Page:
Jesus teaches unconditional love without favoritism and without preferential treatment. Jesus wants us to learn from other people who are different from us. Perhaps people from other neighborhoods, perhaps other cultures and perhaps other religions.
Jesus sat with the poor and the sinners, and tax collectors, the ones most ostracized in society. Today, Jesus still sits with the most ostracized in order to share His love and acceptance with whoever will receive Him.
If us, as followers of Jesus have received such perfect grace and redemption, then we are to live it out as well. You might ask “How? How can we live out the grace that Jesus gives us”?
One answer: Through a personal friendship with Jesus, and not through our agendas.
Friendship implies intimacy, a dynamic closeness with God that is open to being spontaneous.
Let’s not judge or even turn the other way because of ignorance or fear. Instead, let’s pray that God shows us how Jesus sees that person. And the next time we see a person who is different, let’s ask Jesus to open our eyes to the love He has for them instead of automatically making assumptions about them.
Jesus Christ is an inclusive God. He died on the cross for every single person. He is no respecter of persons. He shows no favoritism. The Creator of the universe gave his only Son to die for you personally, for me personally and for every person, personally. Jesus died innocent so that as God, He can have a direct relationship with each and every one of us, if we accept that offer.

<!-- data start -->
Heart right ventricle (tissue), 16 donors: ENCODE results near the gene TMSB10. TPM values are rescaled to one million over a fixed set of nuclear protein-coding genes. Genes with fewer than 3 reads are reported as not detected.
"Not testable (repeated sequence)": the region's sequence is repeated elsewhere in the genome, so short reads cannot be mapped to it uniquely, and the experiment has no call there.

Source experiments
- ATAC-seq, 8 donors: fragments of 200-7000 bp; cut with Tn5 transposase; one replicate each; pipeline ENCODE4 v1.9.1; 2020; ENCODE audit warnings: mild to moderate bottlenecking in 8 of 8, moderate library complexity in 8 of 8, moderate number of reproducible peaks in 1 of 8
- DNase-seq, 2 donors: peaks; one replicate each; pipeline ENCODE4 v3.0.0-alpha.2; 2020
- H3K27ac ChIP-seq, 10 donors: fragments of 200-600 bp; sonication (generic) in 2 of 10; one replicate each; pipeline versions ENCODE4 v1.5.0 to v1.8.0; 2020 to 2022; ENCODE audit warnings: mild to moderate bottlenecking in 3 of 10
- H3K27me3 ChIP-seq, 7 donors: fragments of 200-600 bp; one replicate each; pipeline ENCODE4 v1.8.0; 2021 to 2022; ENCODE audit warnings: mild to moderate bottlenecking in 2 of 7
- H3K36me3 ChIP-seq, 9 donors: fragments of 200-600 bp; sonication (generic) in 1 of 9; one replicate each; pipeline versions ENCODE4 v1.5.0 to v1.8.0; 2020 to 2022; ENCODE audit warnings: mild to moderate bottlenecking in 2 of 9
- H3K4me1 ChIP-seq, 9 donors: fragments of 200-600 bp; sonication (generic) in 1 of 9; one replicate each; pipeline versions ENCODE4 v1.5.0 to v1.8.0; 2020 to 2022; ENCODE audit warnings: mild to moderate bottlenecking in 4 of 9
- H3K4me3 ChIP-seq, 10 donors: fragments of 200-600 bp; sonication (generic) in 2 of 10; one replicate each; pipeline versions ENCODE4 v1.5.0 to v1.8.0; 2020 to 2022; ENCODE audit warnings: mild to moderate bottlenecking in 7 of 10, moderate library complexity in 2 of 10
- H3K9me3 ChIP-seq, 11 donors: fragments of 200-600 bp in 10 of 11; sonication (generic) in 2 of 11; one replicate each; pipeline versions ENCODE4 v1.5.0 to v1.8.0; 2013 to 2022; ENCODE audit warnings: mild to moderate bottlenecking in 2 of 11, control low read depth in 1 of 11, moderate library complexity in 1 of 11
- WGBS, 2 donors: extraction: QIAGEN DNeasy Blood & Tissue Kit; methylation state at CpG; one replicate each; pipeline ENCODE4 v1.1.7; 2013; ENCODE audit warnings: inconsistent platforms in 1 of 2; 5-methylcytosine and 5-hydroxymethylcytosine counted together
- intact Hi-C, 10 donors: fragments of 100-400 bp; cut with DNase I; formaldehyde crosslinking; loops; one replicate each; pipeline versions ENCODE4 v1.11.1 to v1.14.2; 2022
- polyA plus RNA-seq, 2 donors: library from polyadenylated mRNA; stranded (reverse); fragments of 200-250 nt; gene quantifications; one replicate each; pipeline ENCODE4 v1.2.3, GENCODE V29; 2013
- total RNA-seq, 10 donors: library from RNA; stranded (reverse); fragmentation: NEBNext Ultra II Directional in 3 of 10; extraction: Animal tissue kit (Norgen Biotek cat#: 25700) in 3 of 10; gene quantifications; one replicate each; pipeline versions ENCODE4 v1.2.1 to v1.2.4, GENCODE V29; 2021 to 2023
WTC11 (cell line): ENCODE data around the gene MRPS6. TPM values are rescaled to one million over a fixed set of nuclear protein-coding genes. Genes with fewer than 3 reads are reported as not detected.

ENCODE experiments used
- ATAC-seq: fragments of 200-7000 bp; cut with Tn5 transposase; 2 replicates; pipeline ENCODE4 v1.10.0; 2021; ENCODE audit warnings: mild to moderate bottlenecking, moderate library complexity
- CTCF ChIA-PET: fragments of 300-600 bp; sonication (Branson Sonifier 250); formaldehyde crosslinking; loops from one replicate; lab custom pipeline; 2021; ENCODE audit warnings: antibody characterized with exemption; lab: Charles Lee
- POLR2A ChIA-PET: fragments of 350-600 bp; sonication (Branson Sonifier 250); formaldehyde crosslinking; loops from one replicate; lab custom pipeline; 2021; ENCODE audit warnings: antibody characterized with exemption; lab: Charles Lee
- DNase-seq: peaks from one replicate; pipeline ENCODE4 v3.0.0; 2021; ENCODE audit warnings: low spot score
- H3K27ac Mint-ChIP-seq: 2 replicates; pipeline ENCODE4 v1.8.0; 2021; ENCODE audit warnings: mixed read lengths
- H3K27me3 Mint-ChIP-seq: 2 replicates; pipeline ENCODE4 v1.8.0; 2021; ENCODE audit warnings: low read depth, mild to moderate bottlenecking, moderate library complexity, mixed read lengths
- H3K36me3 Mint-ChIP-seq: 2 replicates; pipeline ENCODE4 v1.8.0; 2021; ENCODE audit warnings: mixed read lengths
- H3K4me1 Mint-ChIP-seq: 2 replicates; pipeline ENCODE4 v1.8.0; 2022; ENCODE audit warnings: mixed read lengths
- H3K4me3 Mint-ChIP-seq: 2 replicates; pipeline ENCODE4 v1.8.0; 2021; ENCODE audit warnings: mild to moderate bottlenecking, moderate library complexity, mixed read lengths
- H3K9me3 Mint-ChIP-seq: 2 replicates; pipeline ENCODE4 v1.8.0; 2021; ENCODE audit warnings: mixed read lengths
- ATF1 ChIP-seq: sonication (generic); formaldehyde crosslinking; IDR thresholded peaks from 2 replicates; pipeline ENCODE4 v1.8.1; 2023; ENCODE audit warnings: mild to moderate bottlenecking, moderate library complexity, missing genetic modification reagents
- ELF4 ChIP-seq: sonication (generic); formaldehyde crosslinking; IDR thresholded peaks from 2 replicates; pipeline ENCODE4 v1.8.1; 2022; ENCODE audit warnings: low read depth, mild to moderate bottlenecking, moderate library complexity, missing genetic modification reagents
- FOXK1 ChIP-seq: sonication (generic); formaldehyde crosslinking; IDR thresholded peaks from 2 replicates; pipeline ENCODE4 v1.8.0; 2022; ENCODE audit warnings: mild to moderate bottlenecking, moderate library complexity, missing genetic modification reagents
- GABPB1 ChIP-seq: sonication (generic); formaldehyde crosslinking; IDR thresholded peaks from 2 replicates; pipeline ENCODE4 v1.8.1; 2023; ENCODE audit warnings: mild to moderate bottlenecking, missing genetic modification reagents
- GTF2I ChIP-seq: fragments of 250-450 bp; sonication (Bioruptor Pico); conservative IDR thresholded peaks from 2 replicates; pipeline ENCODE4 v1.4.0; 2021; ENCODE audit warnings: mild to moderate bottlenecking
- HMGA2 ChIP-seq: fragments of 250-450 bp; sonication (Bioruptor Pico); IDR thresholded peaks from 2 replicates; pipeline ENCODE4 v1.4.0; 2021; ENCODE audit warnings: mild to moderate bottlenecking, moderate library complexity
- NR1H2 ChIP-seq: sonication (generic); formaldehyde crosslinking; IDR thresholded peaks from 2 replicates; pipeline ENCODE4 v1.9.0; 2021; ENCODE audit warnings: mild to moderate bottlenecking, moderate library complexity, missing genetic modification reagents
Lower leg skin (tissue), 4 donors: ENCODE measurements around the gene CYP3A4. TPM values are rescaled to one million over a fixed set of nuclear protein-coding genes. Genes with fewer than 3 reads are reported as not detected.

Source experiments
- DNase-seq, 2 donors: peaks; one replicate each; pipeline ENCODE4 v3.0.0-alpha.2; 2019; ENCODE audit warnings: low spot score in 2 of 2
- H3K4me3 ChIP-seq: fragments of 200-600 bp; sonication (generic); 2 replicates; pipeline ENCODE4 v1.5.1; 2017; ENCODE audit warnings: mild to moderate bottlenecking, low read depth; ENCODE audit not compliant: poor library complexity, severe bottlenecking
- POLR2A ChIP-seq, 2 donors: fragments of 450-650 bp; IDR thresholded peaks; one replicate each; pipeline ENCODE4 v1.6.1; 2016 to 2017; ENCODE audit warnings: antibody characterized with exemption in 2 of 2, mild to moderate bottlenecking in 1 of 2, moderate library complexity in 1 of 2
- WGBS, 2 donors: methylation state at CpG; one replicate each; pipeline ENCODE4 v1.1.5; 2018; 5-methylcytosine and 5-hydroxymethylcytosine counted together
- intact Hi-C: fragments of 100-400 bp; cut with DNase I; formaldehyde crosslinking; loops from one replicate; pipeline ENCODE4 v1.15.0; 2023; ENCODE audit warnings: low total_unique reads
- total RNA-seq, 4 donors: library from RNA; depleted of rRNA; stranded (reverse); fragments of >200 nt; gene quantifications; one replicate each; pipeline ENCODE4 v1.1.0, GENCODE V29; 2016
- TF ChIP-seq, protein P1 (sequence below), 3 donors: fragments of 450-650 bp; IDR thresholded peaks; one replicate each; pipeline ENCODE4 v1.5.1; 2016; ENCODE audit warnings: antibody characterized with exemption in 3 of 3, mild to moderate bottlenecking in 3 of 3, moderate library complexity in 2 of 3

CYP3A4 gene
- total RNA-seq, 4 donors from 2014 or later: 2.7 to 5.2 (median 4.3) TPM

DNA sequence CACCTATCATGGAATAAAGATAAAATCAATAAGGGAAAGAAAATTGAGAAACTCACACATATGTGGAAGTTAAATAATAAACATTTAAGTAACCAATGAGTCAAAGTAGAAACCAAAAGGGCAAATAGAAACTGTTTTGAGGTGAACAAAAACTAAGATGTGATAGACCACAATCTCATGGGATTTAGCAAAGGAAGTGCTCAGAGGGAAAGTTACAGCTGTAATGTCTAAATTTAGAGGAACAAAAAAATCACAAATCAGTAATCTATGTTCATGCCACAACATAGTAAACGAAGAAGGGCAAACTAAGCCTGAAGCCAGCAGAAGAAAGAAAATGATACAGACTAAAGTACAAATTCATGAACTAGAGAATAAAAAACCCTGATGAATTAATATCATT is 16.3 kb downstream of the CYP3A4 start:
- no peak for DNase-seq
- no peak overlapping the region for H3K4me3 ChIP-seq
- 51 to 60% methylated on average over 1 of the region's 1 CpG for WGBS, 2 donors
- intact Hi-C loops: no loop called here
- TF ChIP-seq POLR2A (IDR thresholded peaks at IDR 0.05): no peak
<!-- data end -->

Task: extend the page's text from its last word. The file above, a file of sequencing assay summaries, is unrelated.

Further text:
Jesus Christ is an inclusive compassionate God. Are we intentional in showing Jesus’ unconditional love to others? Are we imparting healing and life instead of condemnation? Are we following Jesus’ teachings, walk and life? Are we His inclusive followers or do we exclude some people from His saving grace?
Jesus died on the cross not only for those going to church, not only for you and me. Jesus died for every single person: Christian and non-Christian, native and foreigner, rich and poor, your race and all other races, your ethnicity and all other ethnicities, your sexuality and all other sexualities, your religion and all other religions, your neighbor and all other neighbors, your friend, and even your enemy. If Jesus teaches us to love our enemies, how much more love do we owe every stranger that we encounter, especially those who are ostracized in society?
Dear Lord, please forgive our sins and our misrepresenting you. God, help us to get out of your way. May your light shine through your people so that everyone may know you and so that everyone may be included in your family. Help us to be more like you, Jesus. Help us to love unconditionally in your Spirit. Amen.